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Once a prisoner, now a president - Daily News Egypt

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Once a prisoner, now a president

Mohamed Morsi wins, becomes Egypt's first civilian president

After two rounds of elections, appeals filed by both sides and delays in delivering a final announcement, the Presidential Electoral Commission addressed the nation from the State Information Service Press Hall.

It declared that after nearly one week of reviewing the election results they have found Mohamed Morsi, candidate from the Muslim Brotherhood’s Freedom and Justice Party to have unequivocally defeated Ahmed Shafiq, former Prime Minister under Hosni Mubarak, making him the President of Egypt with 51 percent of the vote.

His campaign team began the victory celebration with a moment of silence for those killed in the 2011 revolution before breaking into choruses of the national anthem ‘Belady’ (my country).

Crowds gathered across Egypt, awaiting the final result of an intense week of anxious guessing, premature claims of victory, and accusations of election fraud. In Tahrir Square, supporters of Morsi, have been gathering in the tens of thousands since last Thursday celebrating the victory they claimed since almost the first poll centres closed. Despite securing the win, Morsi and his party must contend with the loss of control over Egypt’s governance suffered by the president’s office in the last three months.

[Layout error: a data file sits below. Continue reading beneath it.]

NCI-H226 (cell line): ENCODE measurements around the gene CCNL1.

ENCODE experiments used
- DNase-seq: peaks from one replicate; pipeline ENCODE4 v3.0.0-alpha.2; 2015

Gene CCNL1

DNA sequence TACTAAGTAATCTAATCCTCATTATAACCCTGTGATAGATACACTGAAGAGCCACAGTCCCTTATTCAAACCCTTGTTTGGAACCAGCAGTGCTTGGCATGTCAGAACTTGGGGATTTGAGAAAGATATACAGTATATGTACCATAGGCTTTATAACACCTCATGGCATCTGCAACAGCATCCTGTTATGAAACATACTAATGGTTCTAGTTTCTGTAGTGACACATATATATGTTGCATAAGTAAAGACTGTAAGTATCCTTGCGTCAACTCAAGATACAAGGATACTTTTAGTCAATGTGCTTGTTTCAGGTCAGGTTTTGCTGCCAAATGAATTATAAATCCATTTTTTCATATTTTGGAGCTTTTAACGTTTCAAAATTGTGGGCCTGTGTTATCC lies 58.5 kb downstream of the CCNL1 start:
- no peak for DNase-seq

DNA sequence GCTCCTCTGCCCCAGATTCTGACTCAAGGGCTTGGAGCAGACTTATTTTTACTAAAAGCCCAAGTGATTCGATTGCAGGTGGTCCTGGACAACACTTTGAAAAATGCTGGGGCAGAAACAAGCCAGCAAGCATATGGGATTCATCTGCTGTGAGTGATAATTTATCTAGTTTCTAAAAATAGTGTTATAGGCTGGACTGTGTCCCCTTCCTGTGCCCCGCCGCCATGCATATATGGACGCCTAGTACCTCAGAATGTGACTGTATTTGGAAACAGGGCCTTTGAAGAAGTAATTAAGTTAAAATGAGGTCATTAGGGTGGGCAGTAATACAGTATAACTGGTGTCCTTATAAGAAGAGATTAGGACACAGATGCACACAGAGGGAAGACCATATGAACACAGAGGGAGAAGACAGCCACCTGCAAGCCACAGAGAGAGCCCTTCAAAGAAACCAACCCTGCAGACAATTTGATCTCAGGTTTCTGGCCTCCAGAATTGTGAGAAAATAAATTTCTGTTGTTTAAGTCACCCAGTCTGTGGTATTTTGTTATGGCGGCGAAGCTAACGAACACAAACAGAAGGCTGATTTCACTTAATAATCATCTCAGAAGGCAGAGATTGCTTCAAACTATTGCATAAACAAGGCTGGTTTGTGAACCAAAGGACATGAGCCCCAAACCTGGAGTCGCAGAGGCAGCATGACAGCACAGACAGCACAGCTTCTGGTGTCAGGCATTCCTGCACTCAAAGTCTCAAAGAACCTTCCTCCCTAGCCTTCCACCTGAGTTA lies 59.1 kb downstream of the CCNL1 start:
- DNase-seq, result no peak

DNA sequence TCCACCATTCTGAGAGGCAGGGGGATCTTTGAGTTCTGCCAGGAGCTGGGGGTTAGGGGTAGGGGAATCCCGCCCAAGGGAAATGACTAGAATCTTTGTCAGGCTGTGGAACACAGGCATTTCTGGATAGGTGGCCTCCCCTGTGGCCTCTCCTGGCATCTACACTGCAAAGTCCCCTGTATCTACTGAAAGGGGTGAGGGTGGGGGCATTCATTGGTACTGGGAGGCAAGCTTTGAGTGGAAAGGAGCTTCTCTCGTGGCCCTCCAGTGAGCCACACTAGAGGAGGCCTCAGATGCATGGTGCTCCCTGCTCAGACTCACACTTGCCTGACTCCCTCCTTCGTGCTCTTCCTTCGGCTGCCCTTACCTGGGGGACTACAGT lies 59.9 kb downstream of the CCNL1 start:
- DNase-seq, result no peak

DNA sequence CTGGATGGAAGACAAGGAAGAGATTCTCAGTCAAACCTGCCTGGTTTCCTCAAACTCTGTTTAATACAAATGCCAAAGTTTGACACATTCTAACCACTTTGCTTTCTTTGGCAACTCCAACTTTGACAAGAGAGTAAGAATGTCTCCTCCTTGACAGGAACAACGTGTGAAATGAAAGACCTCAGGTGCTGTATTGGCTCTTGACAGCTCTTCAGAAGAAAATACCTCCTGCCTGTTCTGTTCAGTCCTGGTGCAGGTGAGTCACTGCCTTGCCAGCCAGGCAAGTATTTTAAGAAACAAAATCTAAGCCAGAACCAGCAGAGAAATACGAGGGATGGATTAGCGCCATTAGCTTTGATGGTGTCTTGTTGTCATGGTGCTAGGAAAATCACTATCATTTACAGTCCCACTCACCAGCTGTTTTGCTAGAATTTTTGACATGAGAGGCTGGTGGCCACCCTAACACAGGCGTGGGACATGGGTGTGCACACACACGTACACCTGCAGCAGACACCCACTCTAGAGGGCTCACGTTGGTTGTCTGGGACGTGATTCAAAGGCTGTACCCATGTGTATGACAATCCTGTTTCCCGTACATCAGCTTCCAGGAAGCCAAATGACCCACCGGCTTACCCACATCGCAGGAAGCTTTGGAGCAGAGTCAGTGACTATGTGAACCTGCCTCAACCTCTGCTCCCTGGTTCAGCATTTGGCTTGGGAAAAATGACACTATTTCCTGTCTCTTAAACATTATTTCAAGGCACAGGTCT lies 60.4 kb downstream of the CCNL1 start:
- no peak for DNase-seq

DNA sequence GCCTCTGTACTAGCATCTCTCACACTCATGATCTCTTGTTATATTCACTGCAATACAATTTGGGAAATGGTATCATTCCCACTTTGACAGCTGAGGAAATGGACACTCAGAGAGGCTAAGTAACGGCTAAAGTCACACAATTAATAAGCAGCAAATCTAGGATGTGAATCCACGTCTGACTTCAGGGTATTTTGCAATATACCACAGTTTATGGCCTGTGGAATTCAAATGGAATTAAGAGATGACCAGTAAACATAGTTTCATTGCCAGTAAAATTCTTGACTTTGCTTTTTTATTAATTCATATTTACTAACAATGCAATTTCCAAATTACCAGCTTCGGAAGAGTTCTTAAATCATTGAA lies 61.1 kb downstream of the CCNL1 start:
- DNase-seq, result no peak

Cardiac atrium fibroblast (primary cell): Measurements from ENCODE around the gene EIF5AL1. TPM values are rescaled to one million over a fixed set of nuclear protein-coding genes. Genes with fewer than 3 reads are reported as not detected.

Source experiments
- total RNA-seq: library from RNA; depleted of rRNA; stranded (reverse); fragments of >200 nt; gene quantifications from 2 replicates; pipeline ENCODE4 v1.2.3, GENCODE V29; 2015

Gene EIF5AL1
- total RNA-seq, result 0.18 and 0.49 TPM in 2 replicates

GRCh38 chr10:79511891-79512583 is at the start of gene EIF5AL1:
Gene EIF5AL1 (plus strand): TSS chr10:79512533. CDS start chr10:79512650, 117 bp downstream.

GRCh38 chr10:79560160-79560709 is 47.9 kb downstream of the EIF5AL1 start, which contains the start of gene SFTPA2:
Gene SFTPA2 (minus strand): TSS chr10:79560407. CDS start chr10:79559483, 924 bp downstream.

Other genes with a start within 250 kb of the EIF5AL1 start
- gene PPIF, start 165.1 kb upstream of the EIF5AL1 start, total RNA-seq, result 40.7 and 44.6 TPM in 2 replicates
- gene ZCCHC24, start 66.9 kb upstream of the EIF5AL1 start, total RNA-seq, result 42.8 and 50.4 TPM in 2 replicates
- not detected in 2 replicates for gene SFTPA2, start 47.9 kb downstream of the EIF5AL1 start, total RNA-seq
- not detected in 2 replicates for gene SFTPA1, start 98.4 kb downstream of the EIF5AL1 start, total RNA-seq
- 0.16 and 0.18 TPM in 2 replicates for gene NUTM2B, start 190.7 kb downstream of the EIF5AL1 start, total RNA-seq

Also a High Court declaration dissolved the parliament they dominated and another court still threatens to dissolve their party based on a Nasser-era law. While still setting off fireworks in Tahrir Square supporters of Morsi said that their work was not done, they planned to stay “until SCAF is gone”.

In Nasr City, supporters of Shafiq gathered since last night at the Memorial of the Unknown Soldier greeted the news with disappointment voiced in anger, tears and calls for a recount. Their fears of a Muslim Brotherhood-led Egypt realised in the PEC announcement.

President Morsi inherits a nation divided. Approximately 48% of those who voted for Ahmed Shafiq were driven by a fear of at best a marriage of religion and state, and at worst an Islamisation of the identity of the nation. Ahmed Shafiq whose supporters rested on the presumption of a return to stability will face off against the new government with strong demands of the swift stabilisation of the nation’s security and economy.

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